Where to start with Amsterdam? So entrenched are the attractions of Amsterdam in general knowledge the world over, every one of the more than 4.5 million people who visit the city each year have a clear idea on what they would like to do or see when they visit. It’s a city notorious for its liberal stance on drugs and sex, but also renowned for it’s canals, art museums and history. Amsterdam is the cultural centre for the Netherlands, was an essential port during the Dutch golden age, and has been one of the most important financial centres in the world for the best part of 300 years.
Amsterdam had been a bucket-list city for more than a decade before I visited and my expectations went up in smoke so to speak. What I imagined as a debauched playground for UK stag & hen’s nights was actually a far more refined, rich and beautiful city, with more to offer than just sex, drugs and paintings. Although my imagination wasn’t entirely wrong.
We spent four nights wandering the streets of Amsterdam in a literal and metaphorical haze, on a limited budget in a city where art museums cost €17.50 and you line up for over two hours to visit a house where a girl wrote a diary. Here’s how to experience Amsterdam no matter what your budget.
We arrived to Amsterdam from Porto, Portugal on a flight with Vueling, which took 2.5 hours and cost €51 each including a 20kg baggage allowance. Direct travel between these cities is only reasonable via air; the small obstacles of Spain, France and Belgium make the land route best attempted over days or weeks. It would certainly be a great road-trip.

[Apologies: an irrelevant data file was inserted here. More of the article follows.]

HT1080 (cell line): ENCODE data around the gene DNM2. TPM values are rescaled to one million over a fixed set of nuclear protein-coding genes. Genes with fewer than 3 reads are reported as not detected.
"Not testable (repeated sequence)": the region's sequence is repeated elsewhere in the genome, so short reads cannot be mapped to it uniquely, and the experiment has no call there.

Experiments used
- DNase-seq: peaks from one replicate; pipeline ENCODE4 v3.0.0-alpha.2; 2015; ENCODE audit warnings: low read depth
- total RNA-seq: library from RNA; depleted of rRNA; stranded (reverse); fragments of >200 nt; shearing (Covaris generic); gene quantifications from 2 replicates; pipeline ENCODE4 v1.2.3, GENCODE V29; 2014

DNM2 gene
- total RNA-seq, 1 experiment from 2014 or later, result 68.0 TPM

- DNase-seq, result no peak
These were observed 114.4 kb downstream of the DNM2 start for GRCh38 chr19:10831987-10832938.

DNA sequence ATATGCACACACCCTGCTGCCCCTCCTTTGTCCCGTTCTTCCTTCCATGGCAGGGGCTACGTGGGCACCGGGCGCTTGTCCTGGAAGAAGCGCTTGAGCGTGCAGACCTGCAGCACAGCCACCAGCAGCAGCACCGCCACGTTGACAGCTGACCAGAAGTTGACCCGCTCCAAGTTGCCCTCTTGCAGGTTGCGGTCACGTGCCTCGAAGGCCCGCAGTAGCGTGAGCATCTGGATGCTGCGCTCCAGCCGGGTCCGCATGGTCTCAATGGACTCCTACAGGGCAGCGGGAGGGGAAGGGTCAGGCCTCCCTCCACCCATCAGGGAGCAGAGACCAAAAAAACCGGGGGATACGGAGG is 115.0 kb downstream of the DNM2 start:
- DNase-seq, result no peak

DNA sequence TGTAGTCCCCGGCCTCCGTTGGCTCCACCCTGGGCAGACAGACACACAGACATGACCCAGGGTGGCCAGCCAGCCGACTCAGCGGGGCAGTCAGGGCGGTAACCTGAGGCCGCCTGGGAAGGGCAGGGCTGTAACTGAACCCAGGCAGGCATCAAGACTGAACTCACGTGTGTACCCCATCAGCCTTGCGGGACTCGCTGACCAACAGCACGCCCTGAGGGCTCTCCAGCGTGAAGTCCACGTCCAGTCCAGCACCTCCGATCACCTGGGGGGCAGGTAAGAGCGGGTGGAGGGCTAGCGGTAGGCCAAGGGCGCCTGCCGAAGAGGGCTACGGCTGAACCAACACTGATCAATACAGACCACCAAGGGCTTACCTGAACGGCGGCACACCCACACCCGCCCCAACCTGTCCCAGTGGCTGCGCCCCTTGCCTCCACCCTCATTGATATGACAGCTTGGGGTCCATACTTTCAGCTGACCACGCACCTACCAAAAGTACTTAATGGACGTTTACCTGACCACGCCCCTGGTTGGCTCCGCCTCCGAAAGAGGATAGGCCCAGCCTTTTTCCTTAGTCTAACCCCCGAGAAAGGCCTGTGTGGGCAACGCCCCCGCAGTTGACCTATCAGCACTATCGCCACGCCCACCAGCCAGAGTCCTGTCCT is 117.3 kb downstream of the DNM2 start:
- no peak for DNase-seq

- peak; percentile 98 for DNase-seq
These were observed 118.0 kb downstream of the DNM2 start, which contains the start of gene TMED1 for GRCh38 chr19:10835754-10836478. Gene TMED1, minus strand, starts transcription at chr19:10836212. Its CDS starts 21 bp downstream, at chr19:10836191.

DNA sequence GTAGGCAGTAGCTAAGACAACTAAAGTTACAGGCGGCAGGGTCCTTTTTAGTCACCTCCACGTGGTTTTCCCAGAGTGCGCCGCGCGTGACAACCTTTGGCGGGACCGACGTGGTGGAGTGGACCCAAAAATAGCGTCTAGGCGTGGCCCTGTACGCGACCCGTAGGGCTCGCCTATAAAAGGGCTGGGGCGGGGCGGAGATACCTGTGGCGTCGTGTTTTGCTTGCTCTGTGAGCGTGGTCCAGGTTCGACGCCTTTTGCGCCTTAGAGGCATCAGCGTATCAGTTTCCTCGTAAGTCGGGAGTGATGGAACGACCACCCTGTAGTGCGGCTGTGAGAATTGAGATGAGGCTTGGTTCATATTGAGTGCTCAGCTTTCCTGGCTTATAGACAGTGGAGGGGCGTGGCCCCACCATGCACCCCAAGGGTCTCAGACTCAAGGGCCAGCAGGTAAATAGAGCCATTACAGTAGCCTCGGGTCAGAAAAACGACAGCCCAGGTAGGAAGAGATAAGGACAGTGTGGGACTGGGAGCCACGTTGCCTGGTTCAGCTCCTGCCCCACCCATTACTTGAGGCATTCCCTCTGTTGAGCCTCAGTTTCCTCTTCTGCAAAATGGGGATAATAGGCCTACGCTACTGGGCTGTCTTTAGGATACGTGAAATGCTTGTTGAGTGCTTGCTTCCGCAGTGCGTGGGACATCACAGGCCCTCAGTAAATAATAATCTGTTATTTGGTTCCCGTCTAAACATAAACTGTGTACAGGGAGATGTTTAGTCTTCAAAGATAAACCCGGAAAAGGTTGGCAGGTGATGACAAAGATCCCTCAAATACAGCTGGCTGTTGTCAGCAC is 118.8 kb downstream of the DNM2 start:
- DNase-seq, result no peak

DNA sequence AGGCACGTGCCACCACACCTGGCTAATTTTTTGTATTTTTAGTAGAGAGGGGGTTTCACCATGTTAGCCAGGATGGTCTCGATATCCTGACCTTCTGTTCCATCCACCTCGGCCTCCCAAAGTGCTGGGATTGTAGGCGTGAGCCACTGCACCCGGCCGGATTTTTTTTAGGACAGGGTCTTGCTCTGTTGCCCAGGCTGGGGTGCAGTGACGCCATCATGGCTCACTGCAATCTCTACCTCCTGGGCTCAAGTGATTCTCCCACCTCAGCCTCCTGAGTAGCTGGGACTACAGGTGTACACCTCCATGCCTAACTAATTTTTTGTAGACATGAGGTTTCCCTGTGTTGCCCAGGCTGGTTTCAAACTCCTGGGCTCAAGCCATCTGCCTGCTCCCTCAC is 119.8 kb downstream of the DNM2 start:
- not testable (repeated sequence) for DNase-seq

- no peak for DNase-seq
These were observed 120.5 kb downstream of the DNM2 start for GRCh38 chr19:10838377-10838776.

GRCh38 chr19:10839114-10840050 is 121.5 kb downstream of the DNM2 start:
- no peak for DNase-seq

From Amsterdam Airport you can catch a train or a bus into the city centre. Trains depart every 10-15 minutes and cost €3.80 for the 20 minute journey into the city. Buses depart every 30 minutes, take 30 minutes, and cost €3.60. We used a train and a tram to get to our accommodation, costing a total of €6.90 per person.
Amsterdam is as connected as you could hope for, it’s even serviced by the Eurostar, so there’s not a whole lot of point in me detailing every transport mode from every city. When planning your journey check out the helpful links page and try Go Euro for a good bus and train service aggregator. Once you’ve settled on your transport method it always pays to buy tickets directly from the service provider as third party sites will add a fee.
Once you are in Amsterdam you can use the trains and trams to get around, you can hire bikes, or you can just walk everywhere like we did. My advice is to hire bikes, you can hire from €10 per bike per day, and use them to see the city at your own pace without ruining your legs.
Hint – When flying with a low-cost airline, always check the ticket prices against additional luggage costs. For example the base rate for the cheapest seat might be €40 and additional luggage might be charged at €20 per item, but the next tier in seating might include luggage for €50. You just saved yourself €10.
Amsterdam isn’t a cheap city to sleep in, which can be difficult for the budget conscious traveller. We chose a room in shared accommodation using Airbnb, our room (which is no longer listed) cost €57 per night and although it was an actual box with a window and a bed, it served our purpose. Sometimes it’s nice to stay somewhere you want to spend time, but on occasion you just need somewhere to crash after a full day exploring.
**Note – all prices are based on July rates.**
Dorm rooms in Amsterdam hostels have beds starting from €28 per night but from the looks of things you will need to pay €30 or more to stay somewhere decent. Shelter City (drug and alcohol free), Flying Pig Downtown and St Christopher’s at the Windsor are three of the most popular hostels in the city.